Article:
Writing in City AM, Charlie Cox, the commercial director of SThree, says Rishi Sunak should think again about IR35; citing a survey which found 98% of contractors don’t believe that the impact on the private sector has been adequately assessed. Additionally, 95% of contractors and 92% of end hirers said the policy as it currently stands would not achieve the government’s objectives. “IR35 has real potential to hinder innovation and productivity throughout the UK. While I’m supportive of the government’s attempts to ensure that everyone pays the appropriate amount of tax, it needs to be done properly. This proposed reform is not representative of that,” says Cox.
City AM, Page: 19
Capita certified by fair tax group
Outsourcing giant Capita has become the largest employer to be certified by the Fair Tax Mark, which recognises organisations that demonstrate they’re paying the right amount of corporation tax in the right place, at the right time. CEO Jon Lewis said: “This demonstrates our genuine commitment to responsible behaviour.”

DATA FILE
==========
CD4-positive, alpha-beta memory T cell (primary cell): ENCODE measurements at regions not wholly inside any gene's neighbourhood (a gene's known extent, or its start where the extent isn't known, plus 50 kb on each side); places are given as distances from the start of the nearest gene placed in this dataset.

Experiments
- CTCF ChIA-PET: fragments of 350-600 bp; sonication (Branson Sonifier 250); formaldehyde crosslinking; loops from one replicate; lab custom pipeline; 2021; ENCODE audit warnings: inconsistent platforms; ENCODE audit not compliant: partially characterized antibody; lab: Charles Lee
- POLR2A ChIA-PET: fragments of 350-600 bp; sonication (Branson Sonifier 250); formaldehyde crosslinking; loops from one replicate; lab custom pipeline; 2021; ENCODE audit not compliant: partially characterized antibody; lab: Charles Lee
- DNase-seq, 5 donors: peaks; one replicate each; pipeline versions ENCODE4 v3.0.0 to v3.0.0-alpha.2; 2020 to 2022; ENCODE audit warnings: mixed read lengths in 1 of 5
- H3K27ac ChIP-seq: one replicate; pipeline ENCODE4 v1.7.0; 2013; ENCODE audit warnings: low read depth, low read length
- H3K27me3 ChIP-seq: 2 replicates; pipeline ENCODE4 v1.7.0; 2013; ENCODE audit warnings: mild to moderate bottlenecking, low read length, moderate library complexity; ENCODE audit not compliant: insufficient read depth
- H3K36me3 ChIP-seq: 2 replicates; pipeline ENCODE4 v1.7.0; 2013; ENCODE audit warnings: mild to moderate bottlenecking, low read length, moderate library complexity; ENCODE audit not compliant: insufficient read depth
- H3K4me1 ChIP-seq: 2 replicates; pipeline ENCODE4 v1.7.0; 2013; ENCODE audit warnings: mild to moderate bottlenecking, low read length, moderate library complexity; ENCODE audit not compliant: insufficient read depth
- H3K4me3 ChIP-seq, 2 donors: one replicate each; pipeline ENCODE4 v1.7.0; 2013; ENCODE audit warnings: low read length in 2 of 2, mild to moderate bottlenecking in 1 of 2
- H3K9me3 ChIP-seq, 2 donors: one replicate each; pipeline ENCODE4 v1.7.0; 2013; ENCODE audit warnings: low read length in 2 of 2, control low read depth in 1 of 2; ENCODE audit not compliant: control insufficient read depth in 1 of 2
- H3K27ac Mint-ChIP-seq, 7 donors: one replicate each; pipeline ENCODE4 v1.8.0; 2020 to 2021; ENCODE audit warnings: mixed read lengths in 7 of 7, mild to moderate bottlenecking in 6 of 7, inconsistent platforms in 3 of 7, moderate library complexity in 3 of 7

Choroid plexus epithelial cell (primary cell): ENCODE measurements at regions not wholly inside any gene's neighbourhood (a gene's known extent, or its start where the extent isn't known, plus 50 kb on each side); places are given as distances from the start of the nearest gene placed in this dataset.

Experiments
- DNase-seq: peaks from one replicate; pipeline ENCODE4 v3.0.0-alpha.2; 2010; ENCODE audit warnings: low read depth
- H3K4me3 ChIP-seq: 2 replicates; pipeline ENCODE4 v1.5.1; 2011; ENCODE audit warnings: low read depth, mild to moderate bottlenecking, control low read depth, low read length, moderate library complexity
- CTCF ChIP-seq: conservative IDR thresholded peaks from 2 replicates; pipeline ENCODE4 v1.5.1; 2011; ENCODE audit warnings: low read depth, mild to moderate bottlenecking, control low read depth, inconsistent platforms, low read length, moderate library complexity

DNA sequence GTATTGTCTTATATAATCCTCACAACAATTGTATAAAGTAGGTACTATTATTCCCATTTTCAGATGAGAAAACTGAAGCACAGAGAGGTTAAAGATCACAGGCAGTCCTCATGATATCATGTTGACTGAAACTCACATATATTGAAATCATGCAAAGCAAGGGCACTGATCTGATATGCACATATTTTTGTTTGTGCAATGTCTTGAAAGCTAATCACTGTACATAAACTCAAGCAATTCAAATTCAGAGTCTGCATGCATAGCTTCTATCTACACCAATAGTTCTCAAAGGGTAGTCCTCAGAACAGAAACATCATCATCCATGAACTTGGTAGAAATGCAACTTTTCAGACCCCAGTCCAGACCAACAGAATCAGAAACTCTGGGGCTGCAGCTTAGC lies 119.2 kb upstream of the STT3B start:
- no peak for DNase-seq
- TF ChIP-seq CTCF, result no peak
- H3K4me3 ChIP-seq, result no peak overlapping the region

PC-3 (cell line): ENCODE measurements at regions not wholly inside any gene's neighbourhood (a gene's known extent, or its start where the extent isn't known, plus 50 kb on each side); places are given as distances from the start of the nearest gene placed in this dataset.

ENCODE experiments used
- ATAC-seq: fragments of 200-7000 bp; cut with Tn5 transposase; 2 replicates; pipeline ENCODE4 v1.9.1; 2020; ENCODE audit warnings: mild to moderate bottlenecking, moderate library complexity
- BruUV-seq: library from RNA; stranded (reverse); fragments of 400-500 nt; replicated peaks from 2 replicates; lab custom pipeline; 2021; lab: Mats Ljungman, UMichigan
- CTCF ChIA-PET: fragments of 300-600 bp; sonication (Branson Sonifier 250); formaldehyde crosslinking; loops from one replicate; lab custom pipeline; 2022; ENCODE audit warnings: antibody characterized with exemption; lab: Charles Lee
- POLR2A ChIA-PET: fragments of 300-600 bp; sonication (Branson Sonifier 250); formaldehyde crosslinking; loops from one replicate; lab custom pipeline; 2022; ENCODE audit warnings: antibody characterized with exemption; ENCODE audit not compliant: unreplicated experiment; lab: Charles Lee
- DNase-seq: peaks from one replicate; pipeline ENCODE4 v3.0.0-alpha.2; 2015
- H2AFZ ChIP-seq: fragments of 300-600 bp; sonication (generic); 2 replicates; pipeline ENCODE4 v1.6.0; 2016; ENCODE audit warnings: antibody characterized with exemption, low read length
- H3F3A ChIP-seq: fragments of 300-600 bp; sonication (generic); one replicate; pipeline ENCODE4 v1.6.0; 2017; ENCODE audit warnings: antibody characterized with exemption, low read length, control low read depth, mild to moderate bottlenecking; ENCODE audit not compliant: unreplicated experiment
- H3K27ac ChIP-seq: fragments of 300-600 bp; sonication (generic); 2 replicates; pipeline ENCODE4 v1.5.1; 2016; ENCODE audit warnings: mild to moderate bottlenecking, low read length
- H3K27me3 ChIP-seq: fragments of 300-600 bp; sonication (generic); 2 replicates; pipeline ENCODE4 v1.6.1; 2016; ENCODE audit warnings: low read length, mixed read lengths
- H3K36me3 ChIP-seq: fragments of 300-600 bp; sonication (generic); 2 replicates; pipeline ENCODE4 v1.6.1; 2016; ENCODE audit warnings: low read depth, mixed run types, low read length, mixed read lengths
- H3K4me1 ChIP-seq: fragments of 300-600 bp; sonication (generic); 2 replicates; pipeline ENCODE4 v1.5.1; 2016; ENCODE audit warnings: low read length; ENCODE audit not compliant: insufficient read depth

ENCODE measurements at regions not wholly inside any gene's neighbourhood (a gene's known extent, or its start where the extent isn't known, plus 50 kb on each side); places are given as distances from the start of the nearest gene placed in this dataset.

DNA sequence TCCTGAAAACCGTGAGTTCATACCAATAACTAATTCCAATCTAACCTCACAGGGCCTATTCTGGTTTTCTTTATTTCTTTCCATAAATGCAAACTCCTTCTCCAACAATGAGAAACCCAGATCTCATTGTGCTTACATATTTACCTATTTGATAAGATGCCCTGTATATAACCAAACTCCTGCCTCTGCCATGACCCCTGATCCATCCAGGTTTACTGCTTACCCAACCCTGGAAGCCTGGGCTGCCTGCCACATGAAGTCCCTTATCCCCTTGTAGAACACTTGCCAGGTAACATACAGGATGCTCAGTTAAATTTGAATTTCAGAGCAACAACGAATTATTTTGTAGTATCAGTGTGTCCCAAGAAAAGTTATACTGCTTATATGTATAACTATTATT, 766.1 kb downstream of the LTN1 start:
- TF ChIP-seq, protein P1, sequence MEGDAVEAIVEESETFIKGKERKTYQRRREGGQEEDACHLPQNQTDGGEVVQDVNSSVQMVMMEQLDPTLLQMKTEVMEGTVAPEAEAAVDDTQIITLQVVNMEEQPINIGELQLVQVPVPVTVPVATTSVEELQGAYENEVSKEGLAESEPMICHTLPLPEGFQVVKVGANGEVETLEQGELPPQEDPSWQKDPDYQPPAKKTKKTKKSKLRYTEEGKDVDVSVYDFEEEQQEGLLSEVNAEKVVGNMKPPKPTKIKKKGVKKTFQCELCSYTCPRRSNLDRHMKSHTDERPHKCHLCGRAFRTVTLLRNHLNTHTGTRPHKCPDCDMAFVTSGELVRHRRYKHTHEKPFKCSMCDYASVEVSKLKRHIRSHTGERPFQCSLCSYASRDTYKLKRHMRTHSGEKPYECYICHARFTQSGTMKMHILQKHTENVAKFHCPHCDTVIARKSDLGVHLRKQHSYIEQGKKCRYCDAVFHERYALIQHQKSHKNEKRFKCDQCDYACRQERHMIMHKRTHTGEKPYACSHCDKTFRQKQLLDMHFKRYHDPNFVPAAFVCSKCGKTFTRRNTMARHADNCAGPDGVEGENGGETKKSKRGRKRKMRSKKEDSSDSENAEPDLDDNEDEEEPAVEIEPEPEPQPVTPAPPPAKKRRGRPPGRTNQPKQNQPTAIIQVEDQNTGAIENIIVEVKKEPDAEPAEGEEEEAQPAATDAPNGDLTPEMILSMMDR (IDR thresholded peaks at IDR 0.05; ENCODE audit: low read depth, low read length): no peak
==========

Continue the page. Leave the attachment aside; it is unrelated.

Daily Mirror, Page: 46
UK adopts ‘light touch’ on tax rules for freelance contractors
Businesses will be absolved of penalties if they incorrectly assess the status of freelance contractors in the first year of changes to UK tax rules, under a “light touch” approach outlined by the government, which has published its review into the tax changes after announcing it would look into IR35 following concerns from business. The Treasury reinforced statements by Chancellor Rishi Sunak, who attempted to reassure business groups that HMRC would not be “heavy handed” in its implementation of private sector reforms to ensure the transition was “as seamless as possible”. In its review, the government said it had listened to the concerns and had changed its approach “where appropriate to better support affected businesses and individuals.” Despite the tweaks the government said it remains committed to IR35 and “believes it is right to address the fundamental unfairness of the non-compliance wit h the existing rules”. From April 6, hiring companies become responsible for determining the tax status of “off payroll” workers employed via limited companies.